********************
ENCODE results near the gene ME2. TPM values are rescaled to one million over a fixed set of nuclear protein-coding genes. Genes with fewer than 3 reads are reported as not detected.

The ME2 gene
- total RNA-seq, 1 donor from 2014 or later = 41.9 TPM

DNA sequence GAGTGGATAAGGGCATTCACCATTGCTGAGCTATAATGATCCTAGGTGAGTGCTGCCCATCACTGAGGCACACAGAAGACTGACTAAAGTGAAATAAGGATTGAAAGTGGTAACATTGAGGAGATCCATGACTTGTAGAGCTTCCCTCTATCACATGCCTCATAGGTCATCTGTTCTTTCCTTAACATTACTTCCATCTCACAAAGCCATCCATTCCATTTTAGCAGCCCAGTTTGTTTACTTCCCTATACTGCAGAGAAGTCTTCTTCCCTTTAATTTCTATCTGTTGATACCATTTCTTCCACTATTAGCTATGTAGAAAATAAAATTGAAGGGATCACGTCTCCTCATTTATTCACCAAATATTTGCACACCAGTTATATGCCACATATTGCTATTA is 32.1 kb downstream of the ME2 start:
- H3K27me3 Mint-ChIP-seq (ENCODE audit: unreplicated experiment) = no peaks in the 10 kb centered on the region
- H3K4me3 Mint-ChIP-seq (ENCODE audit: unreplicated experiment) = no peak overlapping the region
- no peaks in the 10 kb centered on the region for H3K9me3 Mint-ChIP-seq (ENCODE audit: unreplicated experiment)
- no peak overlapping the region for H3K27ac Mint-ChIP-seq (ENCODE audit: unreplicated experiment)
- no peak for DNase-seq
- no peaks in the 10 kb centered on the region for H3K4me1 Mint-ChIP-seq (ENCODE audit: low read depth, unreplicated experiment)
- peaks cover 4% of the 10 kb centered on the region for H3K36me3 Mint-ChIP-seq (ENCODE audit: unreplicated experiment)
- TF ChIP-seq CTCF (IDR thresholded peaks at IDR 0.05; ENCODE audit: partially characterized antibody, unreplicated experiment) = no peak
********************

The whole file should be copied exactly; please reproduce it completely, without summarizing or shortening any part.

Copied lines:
ENCODE results near the gene ME2. TPM values are rescaled to one million over a fixed set of nuclear protein-coding genes. Genes with fewer than 3 reads are reported as not detected.

The ME2 gene
- total RNA-seq, 1 donor from 2014 or later = 41.9 TPM

DNA sequence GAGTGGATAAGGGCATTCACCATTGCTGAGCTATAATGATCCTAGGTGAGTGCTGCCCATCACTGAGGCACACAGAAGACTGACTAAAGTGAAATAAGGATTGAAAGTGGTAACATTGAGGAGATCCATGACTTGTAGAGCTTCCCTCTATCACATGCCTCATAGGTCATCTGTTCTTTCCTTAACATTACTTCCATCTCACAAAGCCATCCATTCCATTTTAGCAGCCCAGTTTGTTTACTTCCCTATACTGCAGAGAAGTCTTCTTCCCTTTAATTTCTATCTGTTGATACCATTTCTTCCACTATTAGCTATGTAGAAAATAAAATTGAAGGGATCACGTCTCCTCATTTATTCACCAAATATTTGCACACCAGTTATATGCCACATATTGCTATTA is 32.1 kb downstream of the ME2 start:
- H3K27me3 Mint-ChIP-seq (ENCODE audit: unreplicated experiment) = no peaks in the 10 kb centered on the region
- H3K4me3 Mint-ChIP-seq (ENCODE audit: unreplicated experiment) = no peak overlapping the region
- no peaks in the 10 kb centered on the region for H3K9me3 Mint-ChIP-seq (ENCODE audit: unreplicated experiment)
- no peak overlapping the region for H3K27ac Mint-ChIP-seq (ENCODE audit: unreplicated experiment)
- no peak for DNase-seq
- no peaks in the 10 kb centered on the region for H3K4me1 Mint-ChIP-seq (ENCODE audit: low read depth, unreplicated experiment)
- peaks cover 4% of the 10 kb centered on the region for H3K36me3 Mint-ChIP-seq (ENCODE audit: unreplicated experiment)
- TF ChIP-seq CTCF (IDR thresholded peaks at IDR 0.05; ENCODE audit: partially characterized antibody, unreplicated experiment) = no peak